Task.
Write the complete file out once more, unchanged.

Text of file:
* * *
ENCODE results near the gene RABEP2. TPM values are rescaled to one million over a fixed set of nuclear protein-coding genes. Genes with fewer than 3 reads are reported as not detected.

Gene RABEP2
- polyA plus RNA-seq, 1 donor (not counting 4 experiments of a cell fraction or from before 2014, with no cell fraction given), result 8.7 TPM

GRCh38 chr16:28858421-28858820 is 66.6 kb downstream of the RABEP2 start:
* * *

ENCODE results near the gene RABEP2. TPM values are rescaled to one million over a fixed set of nuclear protein-coding genes. Genes with fewer than 3 reads are reported as not detected.

Gene RABEP2
- polyA plus RNA-seq, 1 donor (not counting 4 experiments of a cell fraction or from before 2014, with no cell fraction given), result 8.7 TPM

GRCh38 chr16:28858421-28858820 is 66.6 kb downstream of the RABEP2 start: